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Big Mower Built Out Of Old Swather
"We have a 2-acre ball field across the road and the boys really scatter when they see us coming. But they don't mind because they know we can cut the field fast," says Walter Miller who built a big zero-turn lawn mower out of an old swather with hydrostatic drive.
It's used to mow the outer areas of the Ohio farmer's 4-acre lawn, while a Cub Cadet lawn tractor is used around the house and outbuildings.
Miller started with a 1969 New Holland Speedrower equipped with a 65 hp Ford 4-cyl. engine he bought at a farm auction for $750. He removed the 12-ft. mower head and conditioner which he replaced with a heavy-duty 6-ft. Steiner mower deck he bought used.
To mount the deck, he shortened the lift arms by 5 in. so the deck can cut closer to the ground. He built a 6-ft. long crossmember out of 4-in box tubing. It runs between the lift arms and connects to a shop-built pivot point with a 4-in. bushing at the center of the deck. The design allows the deck to pivot backward and forward 8 in. and side to side 18 in. to follow the contour of the ground.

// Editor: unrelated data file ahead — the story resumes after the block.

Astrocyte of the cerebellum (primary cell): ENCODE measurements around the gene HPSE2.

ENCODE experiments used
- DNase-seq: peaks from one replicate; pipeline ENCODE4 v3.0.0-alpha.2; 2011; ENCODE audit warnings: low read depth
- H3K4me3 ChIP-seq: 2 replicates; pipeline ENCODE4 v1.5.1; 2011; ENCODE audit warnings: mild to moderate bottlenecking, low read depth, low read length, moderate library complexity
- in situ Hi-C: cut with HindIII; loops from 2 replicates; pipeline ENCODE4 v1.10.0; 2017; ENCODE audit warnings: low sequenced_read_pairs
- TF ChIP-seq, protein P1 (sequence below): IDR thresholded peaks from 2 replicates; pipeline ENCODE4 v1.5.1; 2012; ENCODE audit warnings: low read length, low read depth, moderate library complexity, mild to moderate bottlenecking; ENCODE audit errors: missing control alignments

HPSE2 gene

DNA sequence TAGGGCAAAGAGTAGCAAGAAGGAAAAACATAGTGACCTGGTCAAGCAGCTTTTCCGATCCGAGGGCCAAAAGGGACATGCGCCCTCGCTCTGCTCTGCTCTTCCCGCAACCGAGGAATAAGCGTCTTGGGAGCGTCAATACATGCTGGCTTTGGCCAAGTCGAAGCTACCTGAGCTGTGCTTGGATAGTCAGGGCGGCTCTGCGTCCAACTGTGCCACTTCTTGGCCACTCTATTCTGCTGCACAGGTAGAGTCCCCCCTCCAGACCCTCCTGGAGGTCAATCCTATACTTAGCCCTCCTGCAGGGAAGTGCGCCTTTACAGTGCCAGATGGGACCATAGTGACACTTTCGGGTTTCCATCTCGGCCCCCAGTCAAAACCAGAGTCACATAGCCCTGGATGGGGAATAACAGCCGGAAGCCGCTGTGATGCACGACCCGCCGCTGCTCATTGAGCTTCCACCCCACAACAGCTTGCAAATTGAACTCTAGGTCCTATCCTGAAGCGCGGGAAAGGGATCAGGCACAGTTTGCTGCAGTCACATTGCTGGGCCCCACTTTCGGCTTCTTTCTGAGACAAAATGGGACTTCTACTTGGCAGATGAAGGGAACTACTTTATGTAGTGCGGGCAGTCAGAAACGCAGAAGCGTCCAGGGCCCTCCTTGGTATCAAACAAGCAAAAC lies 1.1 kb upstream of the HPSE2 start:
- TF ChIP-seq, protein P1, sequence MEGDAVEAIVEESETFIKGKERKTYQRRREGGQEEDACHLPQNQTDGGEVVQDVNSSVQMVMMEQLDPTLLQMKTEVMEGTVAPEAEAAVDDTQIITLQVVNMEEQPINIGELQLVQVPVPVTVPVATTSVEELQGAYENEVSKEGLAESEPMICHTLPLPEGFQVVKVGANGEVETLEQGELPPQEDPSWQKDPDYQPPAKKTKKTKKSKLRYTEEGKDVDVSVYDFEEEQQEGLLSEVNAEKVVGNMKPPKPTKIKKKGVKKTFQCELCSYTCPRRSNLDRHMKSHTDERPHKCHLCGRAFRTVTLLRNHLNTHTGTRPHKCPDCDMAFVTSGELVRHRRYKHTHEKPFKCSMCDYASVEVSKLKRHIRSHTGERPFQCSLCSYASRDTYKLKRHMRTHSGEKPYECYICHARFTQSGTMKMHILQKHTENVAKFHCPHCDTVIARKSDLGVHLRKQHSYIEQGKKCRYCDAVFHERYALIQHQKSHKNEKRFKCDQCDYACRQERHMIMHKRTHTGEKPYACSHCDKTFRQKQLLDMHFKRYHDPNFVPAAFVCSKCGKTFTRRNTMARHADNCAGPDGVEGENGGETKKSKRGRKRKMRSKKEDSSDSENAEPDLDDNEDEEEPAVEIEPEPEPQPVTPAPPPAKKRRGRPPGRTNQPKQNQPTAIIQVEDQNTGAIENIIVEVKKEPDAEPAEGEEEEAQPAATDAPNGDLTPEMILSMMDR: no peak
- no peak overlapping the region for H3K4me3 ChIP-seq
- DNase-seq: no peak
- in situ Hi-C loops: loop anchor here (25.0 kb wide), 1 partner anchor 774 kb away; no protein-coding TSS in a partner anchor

He used a heavy-duty gearbox off a scrapped Hesston Stackhand to drive the mower off the swather's existing horizontal driveshaft. A double U-joint driveshaft runs from an oversize 14-in. dia. pulley mounted on the gearbox shaft to a 4-in. dia. pulley attached to the deck drive. The design turns the mower blades at slightly higher rpm's than the manufacturer recommends, he notes.
Other modifications included removing the upright air cleaner and rerouting the muffler out the back, Miller says.
The mower deck is 3 ft. shorter in width than the 9-ft. wide windrower, but that's not a problem, Miller notes.
"What I really like about the rig is that each drive wheel has its own hydraulic motor," he says. "This allows you to turn and cut closer around trees than you ever could with a tractor mower.
"Best of all, out-of-pocket expenses were only about $1,500 compared with $8,000 to $10,000 for some commercial units I looked at which weren't nearly as maneuverable."
Contact: FARM SHOW Followup, Walter Miller, 9182 Knox School Rd., Minerva, Ohio 44657 (ph 330 894-2828).

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1997 - Volume #21, Issue #6